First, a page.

It is worth noting that the movie is actually divided into two halves more or less, the first of which introduces the audience to the nature of the prison and the condition of the inmates as well as the employees. We follow one guard in particular played by Stuart Graham. We see him as the frustrated and angry human being he has become (or always has been perhaps). There’s a depressing look about him, and why shouldn’t there be what with the terrible job and terrible political and social climate haunting his life? By the halfway mark of the movie, the story’s concentration shifts to Bobby Sands and his hunger strike. The scene introducing his character is one of the more impressive individual scenes, both for the writing and acting involved, that I’ve had the privilege of watching in the past few years. It’s been talked about endlessly, but I couldn’t possibly overlook it here. Sands has received a visitor, father Moran (Liam Cunningham), with whom he shares a cigarette. It is then and there that Sands reveals his intention of refusing food in protest against the treatment the Irish receive from the English. This approximately 17 minute scene is very solid for several reasons. For one, it is one of the rare moments in the film in which dialogue offers some insights into the psychology of the characters. Up until that point, whatever character explorations the viewer has been privy to (consisting mostly of the Stuart Graham guard) were accomplished visually, through actions, small ticks and behaviours. In a unique fashion, this extended dialogue sequence almost serves as a kind of interlude connecting two mostly dialogue-free halves of the same film. Interludes are usually when the talking and story take a breather for a moment or two, making this section of the film all the more interesting. There was something also very theatrical about the sequence, which was in contrast to the cinematic feel to the remainder of the movie. Only a few selective edits during these 17 minutes hint at anything cinematic. There’s just something about two actors having rehearsed this long, meaty conversation, filled with particular facial interactions and idiosyncratic ticks, that has an old fashioned, classical atmosphere about it. Not to mention that the conversation the two characters have is genuinely interesting, with father Moran attempting to persuade Sands not to follow through with this wasteful gesture, with all his arguments sadly falling on deaf ears. It’s a great example of solid writing and acting shining through as opposed to any visual qualities. Personally, I’m a big fan of writers and writing in general, so scenes like this one often get me very excited (much like the famous diner table conversation between Al Pacino and Robert de Niro in Heat). Both actors sell the scene wonderfully.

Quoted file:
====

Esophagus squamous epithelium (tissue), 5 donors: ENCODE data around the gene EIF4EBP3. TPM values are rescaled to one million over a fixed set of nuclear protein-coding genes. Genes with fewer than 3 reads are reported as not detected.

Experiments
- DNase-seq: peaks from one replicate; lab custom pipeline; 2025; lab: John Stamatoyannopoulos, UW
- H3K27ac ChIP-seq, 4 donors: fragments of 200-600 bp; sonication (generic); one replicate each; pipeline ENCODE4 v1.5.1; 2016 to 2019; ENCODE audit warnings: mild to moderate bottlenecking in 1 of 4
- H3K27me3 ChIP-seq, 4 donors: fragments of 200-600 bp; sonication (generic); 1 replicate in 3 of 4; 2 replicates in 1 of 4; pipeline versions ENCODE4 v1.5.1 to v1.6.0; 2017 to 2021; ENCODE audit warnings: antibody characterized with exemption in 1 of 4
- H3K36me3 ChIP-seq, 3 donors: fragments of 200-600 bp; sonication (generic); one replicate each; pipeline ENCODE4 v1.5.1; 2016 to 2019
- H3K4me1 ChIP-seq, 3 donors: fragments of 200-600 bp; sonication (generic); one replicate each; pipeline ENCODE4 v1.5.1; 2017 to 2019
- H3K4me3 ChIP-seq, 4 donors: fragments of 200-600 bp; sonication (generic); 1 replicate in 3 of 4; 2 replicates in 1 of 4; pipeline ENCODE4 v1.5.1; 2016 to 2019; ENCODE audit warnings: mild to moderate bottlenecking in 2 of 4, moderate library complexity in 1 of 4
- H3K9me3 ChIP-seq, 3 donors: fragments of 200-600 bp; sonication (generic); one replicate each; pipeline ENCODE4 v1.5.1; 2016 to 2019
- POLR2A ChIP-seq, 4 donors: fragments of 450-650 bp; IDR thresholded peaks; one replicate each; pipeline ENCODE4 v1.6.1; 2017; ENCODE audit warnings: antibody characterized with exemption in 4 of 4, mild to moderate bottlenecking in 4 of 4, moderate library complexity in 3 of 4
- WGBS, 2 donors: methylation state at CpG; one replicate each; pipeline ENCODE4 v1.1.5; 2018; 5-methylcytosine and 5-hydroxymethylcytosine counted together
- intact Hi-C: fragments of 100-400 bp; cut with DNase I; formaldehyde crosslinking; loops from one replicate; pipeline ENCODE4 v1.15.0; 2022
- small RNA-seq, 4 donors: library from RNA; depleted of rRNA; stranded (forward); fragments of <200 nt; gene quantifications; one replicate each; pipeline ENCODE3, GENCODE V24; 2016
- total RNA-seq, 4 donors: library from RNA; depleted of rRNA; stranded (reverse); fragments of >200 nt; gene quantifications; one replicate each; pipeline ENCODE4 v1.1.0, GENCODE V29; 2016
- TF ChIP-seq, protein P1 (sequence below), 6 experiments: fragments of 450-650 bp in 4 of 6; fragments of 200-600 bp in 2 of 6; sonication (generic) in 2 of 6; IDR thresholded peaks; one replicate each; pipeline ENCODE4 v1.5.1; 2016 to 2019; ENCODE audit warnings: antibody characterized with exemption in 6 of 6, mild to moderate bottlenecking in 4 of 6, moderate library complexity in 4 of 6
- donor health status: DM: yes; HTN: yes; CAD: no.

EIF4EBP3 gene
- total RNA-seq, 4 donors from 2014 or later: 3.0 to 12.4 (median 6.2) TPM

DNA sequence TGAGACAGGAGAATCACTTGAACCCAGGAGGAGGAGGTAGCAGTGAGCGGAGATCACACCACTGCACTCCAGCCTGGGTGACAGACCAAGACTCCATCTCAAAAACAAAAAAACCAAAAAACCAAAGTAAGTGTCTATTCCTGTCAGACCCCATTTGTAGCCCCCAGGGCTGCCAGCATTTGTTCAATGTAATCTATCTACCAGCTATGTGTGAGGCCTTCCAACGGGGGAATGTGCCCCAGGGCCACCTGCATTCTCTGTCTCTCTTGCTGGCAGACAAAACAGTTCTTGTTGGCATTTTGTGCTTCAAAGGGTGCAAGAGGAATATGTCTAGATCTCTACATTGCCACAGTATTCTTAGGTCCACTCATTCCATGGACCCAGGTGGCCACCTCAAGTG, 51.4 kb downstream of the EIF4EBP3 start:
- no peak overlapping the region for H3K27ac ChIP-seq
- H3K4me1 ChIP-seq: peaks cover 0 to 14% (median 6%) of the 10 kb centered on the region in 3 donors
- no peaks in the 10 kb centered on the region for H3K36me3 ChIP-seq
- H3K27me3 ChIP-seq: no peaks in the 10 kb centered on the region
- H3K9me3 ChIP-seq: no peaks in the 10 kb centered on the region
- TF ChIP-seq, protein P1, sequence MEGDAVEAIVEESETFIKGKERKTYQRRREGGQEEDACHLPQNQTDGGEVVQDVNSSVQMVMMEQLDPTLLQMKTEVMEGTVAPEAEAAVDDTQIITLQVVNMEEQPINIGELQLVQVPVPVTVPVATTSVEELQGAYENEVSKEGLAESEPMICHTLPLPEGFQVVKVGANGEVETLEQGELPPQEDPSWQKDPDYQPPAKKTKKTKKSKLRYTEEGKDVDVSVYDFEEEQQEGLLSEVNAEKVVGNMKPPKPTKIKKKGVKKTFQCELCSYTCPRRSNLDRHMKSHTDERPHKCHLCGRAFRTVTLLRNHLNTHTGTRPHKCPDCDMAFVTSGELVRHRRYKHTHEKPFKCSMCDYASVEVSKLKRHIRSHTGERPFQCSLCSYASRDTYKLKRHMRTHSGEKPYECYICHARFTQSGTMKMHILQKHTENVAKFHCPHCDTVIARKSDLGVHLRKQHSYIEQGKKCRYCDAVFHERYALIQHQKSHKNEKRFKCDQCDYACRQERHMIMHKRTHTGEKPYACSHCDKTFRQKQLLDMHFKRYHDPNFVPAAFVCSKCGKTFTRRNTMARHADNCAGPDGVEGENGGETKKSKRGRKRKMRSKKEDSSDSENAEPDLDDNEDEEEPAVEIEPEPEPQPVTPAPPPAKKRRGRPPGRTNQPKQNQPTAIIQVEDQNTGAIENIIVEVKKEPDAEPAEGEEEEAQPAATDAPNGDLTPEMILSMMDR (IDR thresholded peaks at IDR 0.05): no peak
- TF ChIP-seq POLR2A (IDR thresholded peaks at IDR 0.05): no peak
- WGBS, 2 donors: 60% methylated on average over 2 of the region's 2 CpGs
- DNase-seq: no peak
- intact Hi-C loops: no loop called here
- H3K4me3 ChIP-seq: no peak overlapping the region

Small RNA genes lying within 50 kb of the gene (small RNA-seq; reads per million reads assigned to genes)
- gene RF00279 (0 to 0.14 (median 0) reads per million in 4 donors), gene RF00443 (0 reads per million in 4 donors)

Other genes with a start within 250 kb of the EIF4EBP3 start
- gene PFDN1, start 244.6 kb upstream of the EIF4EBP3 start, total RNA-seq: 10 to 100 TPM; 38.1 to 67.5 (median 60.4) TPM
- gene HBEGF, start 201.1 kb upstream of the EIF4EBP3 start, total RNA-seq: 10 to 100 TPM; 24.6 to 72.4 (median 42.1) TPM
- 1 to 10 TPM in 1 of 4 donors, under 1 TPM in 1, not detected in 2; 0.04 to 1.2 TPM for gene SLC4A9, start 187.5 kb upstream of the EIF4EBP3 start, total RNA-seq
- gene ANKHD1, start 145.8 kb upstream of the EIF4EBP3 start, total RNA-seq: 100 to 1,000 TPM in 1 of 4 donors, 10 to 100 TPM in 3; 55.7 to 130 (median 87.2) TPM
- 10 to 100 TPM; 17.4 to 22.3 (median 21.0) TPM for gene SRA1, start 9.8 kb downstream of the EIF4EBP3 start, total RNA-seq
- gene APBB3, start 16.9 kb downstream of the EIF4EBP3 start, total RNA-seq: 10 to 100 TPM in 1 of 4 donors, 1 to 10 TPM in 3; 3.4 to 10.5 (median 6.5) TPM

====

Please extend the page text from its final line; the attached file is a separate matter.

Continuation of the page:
Recommending Hunger is somewhat dicey. For my movie tastes, it’s a solid, well constructed film. It goes for gritty realism while doing so in a cinematically satisfying manner (cinematography, editing, acting, etc). McQueen has made a very well shot film, and while many of the things we actually see are often cringe inducing, there’s little doubt that he handles the tone aptly. Still, it stands to reason that Hunger won’t be just anyone’s cup of tea. It’s dark material and nothing is sugar coated. In fact, I’d say it’s one of the darker film’s I’ve seen in the past couple year, and it has a lot to do with what I wrote earlier in this review: I don’t like the idea of prisons. They creep me out and the one in Hunger feels like Hell on Earth. That’s a very personal reaction of course, and so not everyone might get that visceral reaction out of it. There isn’t much of a plot happening however. It does feel a bit like a series of scenes strung together (admirably, mind you) depicting depressing, sad situations. Warning to the faint of heart, you may not enjoy the Hunger experience. Nonetheless, the movie is memorable for its brutality and the grim depiction of the antagonistic prisoner-guard relationships. The movie refuses to ever become didactic, which is a relief (that’s not saying that message movies aren’t any good however). If you’re in the mood for something bleak, go right ahead…